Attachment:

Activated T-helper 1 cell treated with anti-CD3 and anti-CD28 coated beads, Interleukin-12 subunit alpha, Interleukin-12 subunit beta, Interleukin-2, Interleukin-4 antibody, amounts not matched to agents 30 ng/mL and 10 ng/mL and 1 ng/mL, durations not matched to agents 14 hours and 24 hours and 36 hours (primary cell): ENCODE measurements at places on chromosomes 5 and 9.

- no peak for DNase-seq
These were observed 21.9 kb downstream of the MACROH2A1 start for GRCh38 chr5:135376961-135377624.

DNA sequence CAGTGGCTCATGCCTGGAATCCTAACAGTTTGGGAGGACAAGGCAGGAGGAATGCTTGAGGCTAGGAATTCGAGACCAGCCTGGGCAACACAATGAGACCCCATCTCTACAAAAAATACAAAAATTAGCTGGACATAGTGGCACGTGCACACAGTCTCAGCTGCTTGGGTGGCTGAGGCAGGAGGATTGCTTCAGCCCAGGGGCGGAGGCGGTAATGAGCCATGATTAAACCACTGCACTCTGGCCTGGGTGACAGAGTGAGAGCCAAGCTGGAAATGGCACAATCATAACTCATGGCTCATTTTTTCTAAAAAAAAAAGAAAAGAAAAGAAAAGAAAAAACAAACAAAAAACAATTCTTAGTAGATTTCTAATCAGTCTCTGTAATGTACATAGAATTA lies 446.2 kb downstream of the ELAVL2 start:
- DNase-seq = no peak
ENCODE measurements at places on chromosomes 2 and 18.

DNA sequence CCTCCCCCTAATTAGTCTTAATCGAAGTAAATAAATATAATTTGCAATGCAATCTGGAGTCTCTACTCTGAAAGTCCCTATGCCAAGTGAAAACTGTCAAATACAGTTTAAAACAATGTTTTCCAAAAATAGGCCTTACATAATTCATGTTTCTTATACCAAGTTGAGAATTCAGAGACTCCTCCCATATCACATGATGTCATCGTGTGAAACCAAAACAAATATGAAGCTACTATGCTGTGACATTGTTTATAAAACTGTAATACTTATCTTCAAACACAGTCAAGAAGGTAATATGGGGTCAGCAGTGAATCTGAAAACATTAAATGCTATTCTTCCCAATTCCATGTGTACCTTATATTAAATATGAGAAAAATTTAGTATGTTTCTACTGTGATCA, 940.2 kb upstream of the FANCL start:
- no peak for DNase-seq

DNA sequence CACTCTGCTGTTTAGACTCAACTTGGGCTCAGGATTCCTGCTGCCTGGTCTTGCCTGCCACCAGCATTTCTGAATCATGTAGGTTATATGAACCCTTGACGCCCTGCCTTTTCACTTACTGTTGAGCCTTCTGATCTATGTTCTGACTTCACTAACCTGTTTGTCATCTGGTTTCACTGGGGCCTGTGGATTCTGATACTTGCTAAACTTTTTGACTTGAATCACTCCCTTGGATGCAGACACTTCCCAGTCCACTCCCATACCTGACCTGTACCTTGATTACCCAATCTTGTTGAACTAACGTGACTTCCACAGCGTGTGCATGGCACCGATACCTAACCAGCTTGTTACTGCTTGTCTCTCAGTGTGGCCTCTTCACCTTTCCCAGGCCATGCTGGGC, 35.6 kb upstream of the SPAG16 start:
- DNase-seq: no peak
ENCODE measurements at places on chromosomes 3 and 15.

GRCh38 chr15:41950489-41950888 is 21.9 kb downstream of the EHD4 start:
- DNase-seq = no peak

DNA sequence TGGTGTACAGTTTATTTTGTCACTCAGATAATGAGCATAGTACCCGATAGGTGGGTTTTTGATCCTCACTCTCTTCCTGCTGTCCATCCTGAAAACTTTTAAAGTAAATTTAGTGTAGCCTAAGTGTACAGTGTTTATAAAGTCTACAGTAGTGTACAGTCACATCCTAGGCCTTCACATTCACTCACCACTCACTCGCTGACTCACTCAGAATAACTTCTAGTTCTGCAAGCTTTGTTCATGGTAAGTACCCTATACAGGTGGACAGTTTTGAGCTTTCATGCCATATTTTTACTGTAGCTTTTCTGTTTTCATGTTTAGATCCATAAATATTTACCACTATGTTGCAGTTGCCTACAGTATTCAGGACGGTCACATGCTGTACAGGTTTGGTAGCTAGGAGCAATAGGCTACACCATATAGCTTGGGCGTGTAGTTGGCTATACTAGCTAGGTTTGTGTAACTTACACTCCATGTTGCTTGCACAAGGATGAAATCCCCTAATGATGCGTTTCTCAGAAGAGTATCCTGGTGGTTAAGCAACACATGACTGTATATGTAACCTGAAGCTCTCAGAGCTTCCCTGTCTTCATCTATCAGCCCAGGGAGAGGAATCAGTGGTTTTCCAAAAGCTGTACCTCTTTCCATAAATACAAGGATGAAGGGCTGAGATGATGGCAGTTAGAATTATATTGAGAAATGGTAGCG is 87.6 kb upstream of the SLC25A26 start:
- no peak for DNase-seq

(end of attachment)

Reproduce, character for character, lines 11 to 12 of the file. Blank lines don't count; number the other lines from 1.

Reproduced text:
ENCODE measurements at places on chromosomes 3 and 15.

GRCh38 chr15:41950489-41950888 is 21.9 kb downstream of the EHD4 start: